If he agreed with his erstwhile employer and partner, Billy Baldwin, that "decorators should provide a serene, uncluttered background for people, pictures, flowers, books, and the unavoidable confusion brought into a room by living," then I wonder what Arthur E Smith's reaction was when he first saw these lodgepole pine walls - surely one of the most unquiet backgrounds within which he ever had to work.
There is a certain power, if not grandeur, in this kind of architecture that defies, I would think, all reasonable attempts to work within it without resorting to bucolic triteness. Arthur Smith said "he didn't want to overwhelm the architecture"* showing a certain savoire faire on his part - and it does him credit that he did not resort to brobdingnagian-scaled furniture to fill the a ponderous volume. And, to a degree, this house, with its beamed wooden roof evocative of early churches, resembles more a godlet's man-cave at Asgard (though whether Early Asgard or Late Asgard is hard to say) rather than anything fittingly called a cabin.
Nowadays, allusion to the genius loci is a customary, if occasionally tiresome event in decorating, but it has an august history. If it began with Victoria and Albert spreading acres of tartan over the floors of their newly remodeled pile in the Cairngorms, I don't know, but it sure do go back a long way. Even more commonplace is allusion to the spirit of genius ibi - be it a Provençal mas in the suburbs of Texas, a Gustavian slott in Florida or an Umbrian studiolo in Hell's Kitchen - for, seemingly, somewhere else is more attractive than right here, right now - and it's an odd phenomenon.
Of course, the allusion in this case is not to where but to whom - huntin', shootin' and fishin' clients who, having done so over the world over, wanted finally to build a house - a reminiscence, though on the scale of a castle - of cabins they had used down the years.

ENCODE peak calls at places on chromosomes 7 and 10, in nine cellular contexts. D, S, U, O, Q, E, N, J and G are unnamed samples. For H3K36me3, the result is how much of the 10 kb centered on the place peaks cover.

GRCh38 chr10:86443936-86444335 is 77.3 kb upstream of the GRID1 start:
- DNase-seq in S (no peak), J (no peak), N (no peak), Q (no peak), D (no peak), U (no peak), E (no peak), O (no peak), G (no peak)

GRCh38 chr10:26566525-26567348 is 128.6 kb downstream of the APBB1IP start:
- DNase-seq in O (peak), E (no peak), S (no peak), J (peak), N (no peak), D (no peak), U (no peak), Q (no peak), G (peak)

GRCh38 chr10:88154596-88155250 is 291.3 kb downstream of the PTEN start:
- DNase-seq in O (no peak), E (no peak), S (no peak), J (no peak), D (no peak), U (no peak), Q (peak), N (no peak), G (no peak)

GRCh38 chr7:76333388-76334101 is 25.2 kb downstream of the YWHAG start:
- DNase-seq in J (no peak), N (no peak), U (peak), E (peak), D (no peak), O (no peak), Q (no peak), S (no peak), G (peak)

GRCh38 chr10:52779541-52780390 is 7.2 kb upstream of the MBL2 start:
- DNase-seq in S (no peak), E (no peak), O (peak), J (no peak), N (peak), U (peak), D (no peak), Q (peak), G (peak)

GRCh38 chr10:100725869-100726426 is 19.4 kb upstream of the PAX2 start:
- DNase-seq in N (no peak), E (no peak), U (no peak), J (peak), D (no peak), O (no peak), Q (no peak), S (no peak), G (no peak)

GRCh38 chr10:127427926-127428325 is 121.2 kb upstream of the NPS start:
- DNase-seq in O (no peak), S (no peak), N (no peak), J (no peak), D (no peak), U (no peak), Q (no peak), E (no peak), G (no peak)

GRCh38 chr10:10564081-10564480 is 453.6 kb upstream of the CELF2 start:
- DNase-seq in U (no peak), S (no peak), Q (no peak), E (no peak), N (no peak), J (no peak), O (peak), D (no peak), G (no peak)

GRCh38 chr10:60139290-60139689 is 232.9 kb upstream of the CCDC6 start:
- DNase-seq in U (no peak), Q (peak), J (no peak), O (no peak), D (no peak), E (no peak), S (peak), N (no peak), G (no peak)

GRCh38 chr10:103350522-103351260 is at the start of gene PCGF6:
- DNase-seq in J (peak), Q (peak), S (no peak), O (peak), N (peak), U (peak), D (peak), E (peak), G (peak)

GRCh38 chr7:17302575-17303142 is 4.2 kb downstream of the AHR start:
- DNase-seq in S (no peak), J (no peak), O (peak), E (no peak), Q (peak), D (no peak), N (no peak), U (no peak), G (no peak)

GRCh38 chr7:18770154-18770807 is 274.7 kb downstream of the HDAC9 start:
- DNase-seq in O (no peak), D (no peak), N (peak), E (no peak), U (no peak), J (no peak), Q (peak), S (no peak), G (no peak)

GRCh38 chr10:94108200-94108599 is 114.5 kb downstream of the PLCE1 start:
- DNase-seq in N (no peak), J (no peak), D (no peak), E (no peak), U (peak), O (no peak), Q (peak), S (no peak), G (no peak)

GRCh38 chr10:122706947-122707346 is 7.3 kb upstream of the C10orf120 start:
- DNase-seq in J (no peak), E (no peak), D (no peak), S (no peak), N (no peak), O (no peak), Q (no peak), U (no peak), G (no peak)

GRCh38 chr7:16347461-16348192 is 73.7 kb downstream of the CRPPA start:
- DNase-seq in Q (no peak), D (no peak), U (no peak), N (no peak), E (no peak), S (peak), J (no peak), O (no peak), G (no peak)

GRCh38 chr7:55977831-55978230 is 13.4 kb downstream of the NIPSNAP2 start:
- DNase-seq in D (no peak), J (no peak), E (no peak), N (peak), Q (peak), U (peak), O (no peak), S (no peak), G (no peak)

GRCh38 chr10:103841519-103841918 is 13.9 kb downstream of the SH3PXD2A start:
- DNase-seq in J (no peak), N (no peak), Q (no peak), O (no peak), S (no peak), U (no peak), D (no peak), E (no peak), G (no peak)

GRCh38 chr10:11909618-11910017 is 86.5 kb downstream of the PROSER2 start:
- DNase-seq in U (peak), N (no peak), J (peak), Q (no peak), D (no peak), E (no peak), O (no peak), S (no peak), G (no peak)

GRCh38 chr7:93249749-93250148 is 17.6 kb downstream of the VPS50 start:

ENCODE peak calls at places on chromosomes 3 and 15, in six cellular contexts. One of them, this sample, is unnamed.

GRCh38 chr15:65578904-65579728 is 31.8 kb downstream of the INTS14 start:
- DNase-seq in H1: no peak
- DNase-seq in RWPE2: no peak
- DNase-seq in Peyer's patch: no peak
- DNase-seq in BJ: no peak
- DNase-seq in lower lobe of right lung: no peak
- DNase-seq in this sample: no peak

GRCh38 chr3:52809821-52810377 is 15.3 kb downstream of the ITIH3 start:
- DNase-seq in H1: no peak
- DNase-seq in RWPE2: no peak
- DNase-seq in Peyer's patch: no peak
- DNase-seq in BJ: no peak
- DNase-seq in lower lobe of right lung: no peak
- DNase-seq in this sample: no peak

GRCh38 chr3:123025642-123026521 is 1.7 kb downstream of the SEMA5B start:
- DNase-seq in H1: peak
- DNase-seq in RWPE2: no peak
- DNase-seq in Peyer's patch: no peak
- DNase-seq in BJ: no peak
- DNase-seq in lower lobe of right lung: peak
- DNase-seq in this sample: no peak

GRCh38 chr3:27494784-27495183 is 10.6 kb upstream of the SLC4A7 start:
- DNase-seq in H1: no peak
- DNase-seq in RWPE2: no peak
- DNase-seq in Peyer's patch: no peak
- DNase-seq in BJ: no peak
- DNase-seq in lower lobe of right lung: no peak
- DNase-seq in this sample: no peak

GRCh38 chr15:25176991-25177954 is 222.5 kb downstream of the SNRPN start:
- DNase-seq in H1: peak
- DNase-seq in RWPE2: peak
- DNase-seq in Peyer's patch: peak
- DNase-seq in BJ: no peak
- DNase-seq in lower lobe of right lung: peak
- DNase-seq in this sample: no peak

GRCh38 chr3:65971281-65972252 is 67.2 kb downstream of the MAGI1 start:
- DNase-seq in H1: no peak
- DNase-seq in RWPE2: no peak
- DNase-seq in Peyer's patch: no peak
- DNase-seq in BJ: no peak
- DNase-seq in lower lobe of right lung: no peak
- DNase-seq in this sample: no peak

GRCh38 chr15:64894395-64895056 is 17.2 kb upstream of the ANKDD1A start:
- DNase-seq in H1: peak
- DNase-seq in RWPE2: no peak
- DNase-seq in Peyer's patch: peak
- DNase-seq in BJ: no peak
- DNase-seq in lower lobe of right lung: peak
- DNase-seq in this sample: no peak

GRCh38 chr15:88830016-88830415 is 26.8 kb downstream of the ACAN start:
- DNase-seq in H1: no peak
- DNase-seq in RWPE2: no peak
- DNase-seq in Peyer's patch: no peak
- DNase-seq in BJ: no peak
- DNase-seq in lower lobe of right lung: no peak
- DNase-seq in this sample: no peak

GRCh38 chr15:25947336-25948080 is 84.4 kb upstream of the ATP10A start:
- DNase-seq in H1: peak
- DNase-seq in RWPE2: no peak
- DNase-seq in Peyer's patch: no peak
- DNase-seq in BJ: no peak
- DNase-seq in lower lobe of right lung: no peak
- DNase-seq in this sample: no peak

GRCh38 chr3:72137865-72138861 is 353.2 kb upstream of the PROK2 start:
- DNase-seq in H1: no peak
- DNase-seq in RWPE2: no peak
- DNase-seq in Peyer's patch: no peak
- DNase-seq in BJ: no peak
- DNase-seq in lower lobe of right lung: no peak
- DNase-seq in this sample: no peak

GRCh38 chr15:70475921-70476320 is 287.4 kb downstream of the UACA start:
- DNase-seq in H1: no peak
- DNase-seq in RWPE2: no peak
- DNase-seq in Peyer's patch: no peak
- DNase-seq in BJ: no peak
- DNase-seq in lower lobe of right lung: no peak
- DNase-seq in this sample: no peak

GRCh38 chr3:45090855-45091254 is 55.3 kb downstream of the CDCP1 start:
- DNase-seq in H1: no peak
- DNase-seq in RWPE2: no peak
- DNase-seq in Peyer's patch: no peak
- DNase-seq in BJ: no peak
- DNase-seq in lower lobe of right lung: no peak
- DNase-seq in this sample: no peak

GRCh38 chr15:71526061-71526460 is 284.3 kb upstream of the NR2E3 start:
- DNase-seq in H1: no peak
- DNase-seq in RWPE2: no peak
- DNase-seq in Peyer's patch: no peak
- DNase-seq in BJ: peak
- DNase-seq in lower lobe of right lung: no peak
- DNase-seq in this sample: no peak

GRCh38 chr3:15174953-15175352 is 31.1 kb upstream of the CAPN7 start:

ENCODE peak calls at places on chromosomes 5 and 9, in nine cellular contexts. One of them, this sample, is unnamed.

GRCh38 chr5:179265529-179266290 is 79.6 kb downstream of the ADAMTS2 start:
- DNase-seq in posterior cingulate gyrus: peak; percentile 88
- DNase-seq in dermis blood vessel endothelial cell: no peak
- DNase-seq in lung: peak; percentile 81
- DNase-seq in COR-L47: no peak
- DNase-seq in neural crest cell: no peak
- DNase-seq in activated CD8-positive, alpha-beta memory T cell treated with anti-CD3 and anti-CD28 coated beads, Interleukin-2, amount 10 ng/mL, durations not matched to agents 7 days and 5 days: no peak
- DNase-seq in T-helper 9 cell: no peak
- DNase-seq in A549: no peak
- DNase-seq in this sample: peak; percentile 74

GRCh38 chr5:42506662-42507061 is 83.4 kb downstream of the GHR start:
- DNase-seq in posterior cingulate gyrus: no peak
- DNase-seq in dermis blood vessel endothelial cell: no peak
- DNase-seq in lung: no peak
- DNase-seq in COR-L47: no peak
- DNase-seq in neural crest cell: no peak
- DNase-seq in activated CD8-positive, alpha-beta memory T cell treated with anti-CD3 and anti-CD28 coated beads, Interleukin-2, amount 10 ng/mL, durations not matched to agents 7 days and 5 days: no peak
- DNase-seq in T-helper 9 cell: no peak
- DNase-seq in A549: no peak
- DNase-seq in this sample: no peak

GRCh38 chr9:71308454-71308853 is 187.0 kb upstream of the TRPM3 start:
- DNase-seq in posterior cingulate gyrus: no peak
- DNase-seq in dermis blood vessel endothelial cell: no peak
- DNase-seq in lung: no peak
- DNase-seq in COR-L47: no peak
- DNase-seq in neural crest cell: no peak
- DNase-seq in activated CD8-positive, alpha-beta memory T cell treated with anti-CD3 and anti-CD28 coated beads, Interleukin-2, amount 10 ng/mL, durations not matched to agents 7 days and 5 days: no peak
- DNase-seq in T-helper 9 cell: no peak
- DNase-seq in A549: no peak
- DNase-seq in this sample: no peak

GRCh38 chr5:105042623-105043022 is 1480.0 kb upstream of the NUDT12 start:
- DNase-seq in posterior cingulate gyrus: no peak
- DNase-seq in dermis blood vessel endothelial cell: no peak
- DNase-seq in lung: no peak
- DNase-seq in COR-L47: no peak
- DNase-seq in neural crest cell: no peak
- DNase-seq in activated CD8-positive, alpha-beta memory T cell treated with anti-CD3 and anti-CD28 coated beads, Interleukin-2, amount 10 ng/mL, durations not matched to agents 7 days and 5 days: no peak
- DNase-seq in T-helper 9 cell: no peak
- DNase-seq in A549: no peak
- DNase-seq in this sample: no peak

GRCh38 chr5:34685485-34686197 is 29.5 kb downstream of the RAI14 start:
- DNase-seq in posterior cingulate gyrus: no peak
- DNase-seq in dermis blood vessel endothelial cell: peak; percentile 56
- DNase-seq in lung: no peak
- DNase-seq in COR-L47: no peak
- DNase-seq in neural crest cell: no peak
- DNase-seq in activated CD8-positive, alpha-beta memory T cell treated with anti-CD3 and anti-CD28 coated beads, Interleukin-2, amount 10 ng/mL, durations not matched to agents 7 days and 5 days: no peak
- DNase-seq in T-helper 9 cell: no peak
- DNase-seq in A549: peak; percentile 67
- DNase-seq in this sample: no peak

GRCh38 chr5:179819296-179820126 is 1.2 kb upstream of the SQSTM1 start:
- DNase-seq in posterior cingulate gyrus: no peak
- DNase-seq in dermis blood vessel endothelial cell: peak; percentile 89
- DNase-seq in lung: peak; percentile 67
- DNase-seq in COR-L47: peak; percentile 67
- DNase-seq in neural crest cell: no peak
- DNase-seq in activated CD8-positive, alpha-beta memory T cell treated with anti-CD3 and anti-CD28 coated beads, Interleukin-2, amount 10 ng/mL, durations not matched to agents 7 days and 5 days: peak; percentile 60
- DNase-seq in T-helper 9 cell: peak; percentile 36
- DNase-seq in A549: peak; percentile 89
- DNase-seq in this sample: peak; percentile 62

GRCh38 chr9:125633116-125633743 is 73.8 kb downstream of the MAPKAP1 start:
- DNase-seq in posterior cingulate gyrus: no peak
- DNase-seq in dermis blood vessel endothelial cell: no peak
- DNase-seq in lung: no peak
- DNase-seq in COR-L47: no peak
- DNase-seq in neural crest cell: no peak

The ossuary-like antler chandeliers, antler and brass tables, twig tables and chairs, rush-seated ladder-back chairs, scenic-painted sideboard, duck decoys, rhinoceros and bear figurines, salt-glazed pottery, birch-bark baskets; half-barrel cachepots, a vessel in the shape of a tree trunk, rustic pitcher and brass candlestick lamps with twig or raw silk shades, wool plaid, leopard-print carpet and needlepoint rugs - and the laciest curtains ever to grace a log cabin: sill-length, swagged, jaboted and chouxed, atop floral shades matching the print of the coverlet on the maple log bedstead - all suggest an homage to spirit of place, albeit seen through the rose-tinted lens of a rifle-sight, and to Smith's client's fashionable taste in Americana.
It is, I think, because we live in a world of globalized tchochkes, where Americana is more likely to be found in the pages of airline catalogues - and despite protestations by many a decorator that their work is uniquely American - that America as genius loci is less fashionable than it once was. To claim uniqueness suggests that their work is happening nowhere else. And perhaps in the sense that the Mid-Atlantic, the Anglo-American, or the Cotswold-Virginia Style - call it what you will - is more a provincial than a universal phenomenon - the style is unlikely to be current in Paris, Stockholm, Vienna or Istanbul - one could claim uniquity, at the very least.
*Quotation from Sporting Life at Fort McKee by Hunter Drohohowska,
Photographs by Peter Vitale to accompany text by Hunter Drohojowska, Architectural Digest, June 1991.
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